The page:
Are you concerned about your loved ones in a San Diego nursing home? Here are the answers to frequently asked questions (FAQs) we receive about nursing home negligence in our area.

What is nursing home negligence?

Negligence in general is the failure to exercise a reasonable degree of care. Nursing home negligence is the failure to exercise a reasonable degree of care toward residents of a nursing home.

California’s Elder Abuse and Dependent Adult Civil Protection Act outlaws “the negligent failure of any person having the care or custody of an elder or dependent adult to exercise that degree of care that a reasonable person in a like position would exercise.”

Acts of nursing home negligence can vary in type and scope. The failure to see that a resident receives proper medication potentially constitutes negligence. Dropping the ball on seeing-after patients’ personal hygiene or medical needs may also amount to negligence. The core issue is whether a nursing home exercises a reasonable degree of care looking after a resident.

What are some signs of nursing home negligence?

Given the somewhat loose and variable definition of negligence, family and friends of nursing home residents should learn the warning signs to keep their loved ones safe.

Here are some (but by no means all) conditions that may serve as red flags warning of potential negligence at a San Diego nursing facility.

  • Infections;
  • Bedsores;
  • Falls during everyday activities;
  • Broken bones;
  • Dehydration;
  • Wandering unattended;
  • Getting caught in bed rails or other equipment;
  • Not treating a resident with dignity;
  • Sudden weight loss or other signs of poor nutrition;
  • Failure of tube feeding;
  • Unsanitary living conditions;
  • Lack of personal hygiene;
  • Room temperature too hot or too cold;
  • Not having needed assistive devices like hearing aids or walkers;
  • Lack of necessary items for comfort;
  • Unsafe environment (insufficient lighting, pests, rodents, etc.); and
  • Untreated or ignored health issues.

Negligence can also occur on the administrative level. Nursing home administrators may fail to staff the facility with qualified people, or provide for enough coverage, or both. Many acts of neglect stem from inadequate or unqualified supervision.

How widespread is nursing home negligence?

While there are no specific statistics on San Diego nursing home negligence, approximately 10 percent of people aged 60 and older are subject to elder abuse, according to the National Council on Aging.

What is the relationship between negligence and elder abuse?

Because negligence is the failure to exercise an ordinary standard of care, acts of elder abuse constitute a subset of nursing home negligence under California law.

Elder abuse can result from deliberate acts taken with bad intent, such as striking a nursing home resident or stealing from them. However, it is also possible for a person or organization to act negligently without intending to do harm, or without demonstrating the pattern of elder abuse.

What is elder abuse, exactly?

The United States Centers for Disease Control and Prevention (CDC) defines elder abuse this way: “intentional act, or failure to act, by a caregiver or another person in a relationship involving an expectation of trust that causes or creates a risk of harm to an older adult.”

The CDC divides elder abuse into five categories:

  • Physical abuse
  • Emotional abuse
  • Neglect
  • Sexual abuse
  • Financial abuse

Any or all of these types can occur in a nursing home.

How can I know if intentional elder abuse is happening in a nursing home?

Intentional elder abuse shows many of the same warning signs as negligent elder abuse. The CDC identifies the following symptoms of intentional elder abuse:

Physical abuse. Physical abuse is any action (or failure to act) that causes the resident pain, injury, or physical harm.

Signs and symptoms include:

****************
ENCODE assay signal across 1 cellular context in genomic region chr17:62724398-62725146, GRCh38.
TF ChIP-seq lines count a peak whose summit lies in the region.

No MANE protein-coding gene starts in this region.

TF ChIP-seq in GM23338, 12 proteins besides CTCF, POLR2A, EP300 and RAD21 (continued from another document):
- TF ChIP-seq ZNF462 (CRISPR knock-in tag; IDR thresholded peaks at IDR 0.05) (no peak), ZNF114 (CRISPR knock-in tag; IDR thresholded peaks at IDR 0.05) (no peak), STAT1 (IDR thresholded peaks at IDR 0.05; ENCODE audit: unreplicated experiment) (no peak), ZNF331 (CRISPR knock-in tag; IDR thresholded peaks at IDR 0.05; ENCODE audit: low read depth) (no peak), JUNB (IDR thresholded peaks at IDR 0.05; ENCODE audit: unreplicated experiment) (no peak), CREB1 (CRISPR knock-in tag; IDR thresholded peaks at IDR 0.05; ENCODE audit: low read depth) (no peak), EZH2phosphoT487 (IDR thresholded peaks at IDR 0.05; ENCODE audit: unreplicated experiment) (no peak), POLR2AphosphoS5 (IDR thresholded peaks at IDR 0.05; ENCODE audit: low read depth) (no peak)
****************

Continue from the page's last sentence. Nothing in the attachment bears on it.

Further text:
• Unexplained injuries
  • Broken bones
  • Bruises
  • Cuts
  • Burns
  • Welts
  • Fresh wounds
  • Scars of old healed wounds
  • Symptoms of inadequate or no medication
  • Symptoms of overmedication
  • A resident seeming afraid or anxious of a specific person, such as a staff member
  • Lack of bathing or clean clothes
  • Sudden personality or behavior changes
  • Refusal to have visitors

Emotional abuse. Emotional abuse is wide-ranging. It can include inflicting psychological pain or distress by words, actions, or insults. It can also mean isolating the older person from social connections or physical care.

Signs include:

  • Sudden changes in the resident’s personality or behavior
  • Depression
  • Agitation, anxiety, or being upset
  • Unusual behavior
  • Unresponsiveness or being withdrawn
  • Refusal to have visitors
  • Fear of caregiver
  • Weight loss

Sexual abuse. Elder sexual abuse consists of any sexual behavior or contact with a resident that is nonconsensual and unwanted.

Signs include:

  • Personality or behavior changes
  • Distress, including anxiety and depression
  • Refusal to have visitors
  • Sexually transmitted diseases (STDs) or genital infections
  • Genital bruises or bleeding
  • Torn or stained clothing, including underwear

Financial abuse. Elder financial abuse encompasses any improper, illegal, or unauthorized use of a resident’s assets. This can include cash, credit cards, or checkbooks, but it can also include access to social security payments, investment or retirement accounts, or other assets.

Signs include:

  • Missing cash, checkbooks, credit cards, or debit/ATM cards
  • Missing funds from bank and other accounts
  • Missing items and property
  • Forged signatures on financial and related documents
  • Sudden changes to a will
  • Misleading fees or services

Doesn’t California have a mandatory reporting system for negligence and abuse?

Yes, California does have a mandatory reporting system. According to the Elder Abuse and Dependent Adult Civil Protection Act, some people have a legal obligation to report any “incident that reasonably appears to be physical abuse…, abandonment, abduction, isolation, financial abuse, or neglect, or is told by an elder or dependent adult that he or she has experienced behavior, including an act or omission, constituting physical abuse…, abandonment, abduction, isolation, financial abuse, or neglect, or reasonably suspects that abuse” either by telephone or via the internet.

The people mandated to report include nursing home administrators, supervisors, licensed staff, custodians, health professionals, and clergy. Staff of any adult protective services agency and local law enforcement must also report suspected San Diego nursing home negligence.